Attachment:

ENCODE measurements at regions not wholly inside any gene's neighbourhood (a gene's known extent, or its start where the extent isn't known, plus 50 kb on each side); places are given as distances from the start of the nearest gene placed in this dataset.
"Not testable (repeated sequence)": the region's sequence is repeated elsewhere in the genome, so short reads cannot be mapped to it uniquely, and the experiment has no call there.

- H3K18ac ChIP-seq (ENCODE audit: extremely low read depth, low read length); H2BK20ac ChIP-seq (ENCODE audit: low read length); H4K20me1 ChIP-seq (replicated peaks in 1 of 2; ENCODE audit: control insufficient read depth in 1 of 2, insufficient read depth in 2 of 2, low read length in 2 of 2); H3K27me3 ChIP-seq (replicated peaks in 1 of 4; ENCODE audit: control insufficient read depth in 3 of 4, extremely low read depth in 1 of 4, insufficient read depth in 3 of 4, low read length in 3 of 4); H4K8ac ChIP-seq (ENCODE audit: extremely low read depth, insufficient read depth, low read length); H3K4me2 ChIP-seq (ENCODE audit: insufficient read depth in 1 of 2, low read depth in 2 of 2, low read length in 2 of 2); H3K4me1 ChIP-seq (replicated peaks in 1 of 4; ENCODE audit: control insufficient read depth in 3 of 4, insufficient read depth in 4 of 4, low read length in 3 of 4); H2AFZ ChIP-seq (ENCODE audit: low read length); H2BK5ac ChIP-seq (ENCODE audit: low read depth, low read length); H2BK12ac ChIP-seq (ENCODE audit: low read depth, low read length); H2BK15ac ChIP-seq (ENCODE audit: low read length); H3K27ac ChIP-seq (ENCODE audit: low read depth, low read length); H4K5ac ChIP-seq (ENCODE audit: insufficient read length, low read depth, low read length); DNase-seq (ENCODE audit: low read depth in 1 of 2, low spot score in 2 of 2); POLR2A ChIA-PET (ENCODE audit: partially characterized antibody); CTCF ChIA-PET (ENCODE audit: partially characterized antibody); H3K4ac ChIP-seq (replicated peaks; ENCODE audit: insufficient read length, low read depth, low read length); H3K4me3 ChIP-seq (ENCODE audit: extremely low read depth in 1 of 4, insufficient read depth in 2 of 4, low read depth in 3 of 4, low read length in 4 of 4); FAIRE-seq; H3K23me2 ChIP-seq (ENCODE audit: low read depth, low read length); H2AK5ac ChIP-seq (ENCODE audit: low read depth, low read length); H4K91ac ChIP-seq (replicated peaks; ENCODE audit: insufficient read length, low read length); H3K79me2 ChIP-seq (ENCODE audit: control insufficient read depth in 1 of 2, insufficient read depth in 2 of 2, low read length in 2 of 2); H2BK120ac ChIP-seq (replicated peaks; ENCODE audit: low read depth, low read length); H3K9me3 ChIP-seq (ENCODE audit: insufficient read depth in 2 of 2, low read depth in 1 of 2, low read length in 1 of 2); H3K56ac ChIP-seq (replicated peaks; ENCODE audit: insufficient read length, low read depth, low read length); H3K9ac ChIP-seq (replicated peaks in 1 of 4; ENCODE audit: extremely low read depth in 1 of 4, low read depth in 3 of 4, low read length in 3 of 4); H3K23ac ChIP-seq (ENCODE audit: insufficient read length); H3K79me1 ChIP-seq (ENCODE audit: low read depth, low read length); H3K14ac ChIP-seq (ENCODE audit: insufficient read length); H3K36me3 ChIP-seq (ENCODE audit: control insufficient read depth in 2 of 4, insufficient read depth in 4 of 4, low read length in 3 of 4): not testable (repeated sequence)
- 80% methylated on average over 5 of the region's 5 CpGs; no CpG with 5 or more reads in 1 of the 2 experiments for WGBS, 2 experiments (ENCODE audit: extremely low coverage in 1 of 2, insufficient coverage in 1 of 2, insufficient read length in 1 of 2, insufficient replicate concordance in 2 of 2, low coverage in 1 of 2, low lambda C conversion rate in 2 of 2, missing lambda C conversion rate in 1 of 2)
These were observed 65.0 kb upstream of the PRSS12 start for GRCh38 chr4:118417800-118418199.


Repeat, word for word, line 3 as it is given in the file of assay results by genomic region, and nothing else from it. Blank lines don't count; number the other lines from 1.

- H3K18ac ChIP-seq (ENCODE audit: extremely low read depth, low read length); H2BK20ac ChIP-seq (ENCODE audit: low read length); H4K20me1 ChIP-seq (replicated peaks in 1 of 2; ENCODE audit: control insufficient read depth in 1 of 2, insufficient read depth in 2 of 2, low read length in 2 of 2); H3K27me3 ChIP-seq (replicated peaks in 1 of 4; ENCODE audit: control insufficient read depth in 3 of 4, extremely low read depth in 1 of 4, insufficient read depth in 3 of 4, low read length in 3 of 4); H4K8ac ChIP-seq (ENCODE audit: extremely low read depth, insufficient read depth, low read length); H3K4me2 ChIP-seq (ENCODE audit: insufficient read depth in 1 of 2, low read depth in 2 of 2, low read length in 2 of 2); H3K4me1 ChIP-seq (replicated peaks in 1 of 4; ENCODE audit: control insufficient read depth in 3 of 4, insufficient read depth in 4 of 4, low read length in 3 of 4); H2AFZ ChIP-seq (ENCODE audit: low read length); H2BK5ac ChIP-seq (ENCODE audit: low read depth, low read length); H2BK12ac ChIP-seq (ENCODE audit: low read depth, low read length); H2BK15ac ChIP-seq (ENCODE audit: low read length); H3K27ac ChIP-seq (ENCODE audit: low read depth, low read length); H4K5ac ChIP-seq (ENCODE audit: insufficient read length, low read depth, low read length); DNase-seq (ENCODE audit: low read depth in 1 of 2, low spot score in 2 of 2); POLR2A ChIA-PET (ENCODE audit: partially characterized antibody); CTCF ChIA-PET (ENCODE audit: partially characterized antibody); H3K4ac ChIP-seq (replicated peaks; ENCODE audit: insufficient read length, low read depth, low read length); H3K4me3 ChIP-seq (ENCODE audit: extremely low read depth in 1 of 4, insufficient read depth in 2 of 4, low read depth in 3 of 4, low read length in 4 of 4); FAIRE-seq; H3K23me2 ChIP-seq (ENCODE audit: low read depth, low read length); H2AK5ac ChIP-seq (ENCODE audit: low read depth, low read length); H4K91ac ChIP-seq (replicated peaks; ENCODE audit: insufficient read length, low read length); H3K79me2 ChIP-seq (ENCODE audit: control insufficient read depth in 1 of 2, insufficient read depth in 2 of 2, low read length in 2 of 2); H2BK120ac ChIP-seq (replicated peaks; ENCODE audit: low read depth, low read length); H3K9me3 ChIP-seq (ENCODE audit: insufficient read depth in 2 of 2, low read depth in 1 of 2, low read length in 1 of 2); H3K56ac ChIP-seq (replicated peaks; ENCODE audit: insufficient read length, low read depth, low read length); H3K9ac ChIP-seq (replicated peaks in 1 of 4; ENCODE audit: extremely low read depth in 1 of 4, low read depth in 3 of 4, low read length in 3 of 4); H3K23ac ChIP-seq (ENCODE audit: insufficient read length); H3K79me1 ChIP-seq (ENCODE audit: low read depth, low read length); H3K14ac ChIP-seq (ENCODE audit: insufficient read length); H3K36me3 ChIP-seq (ENCODE audit: control insufficient read depth in 2 of 4, insufficient read depth in 4 of 4, low read length in 3 of 4): not testable (repeated sequence)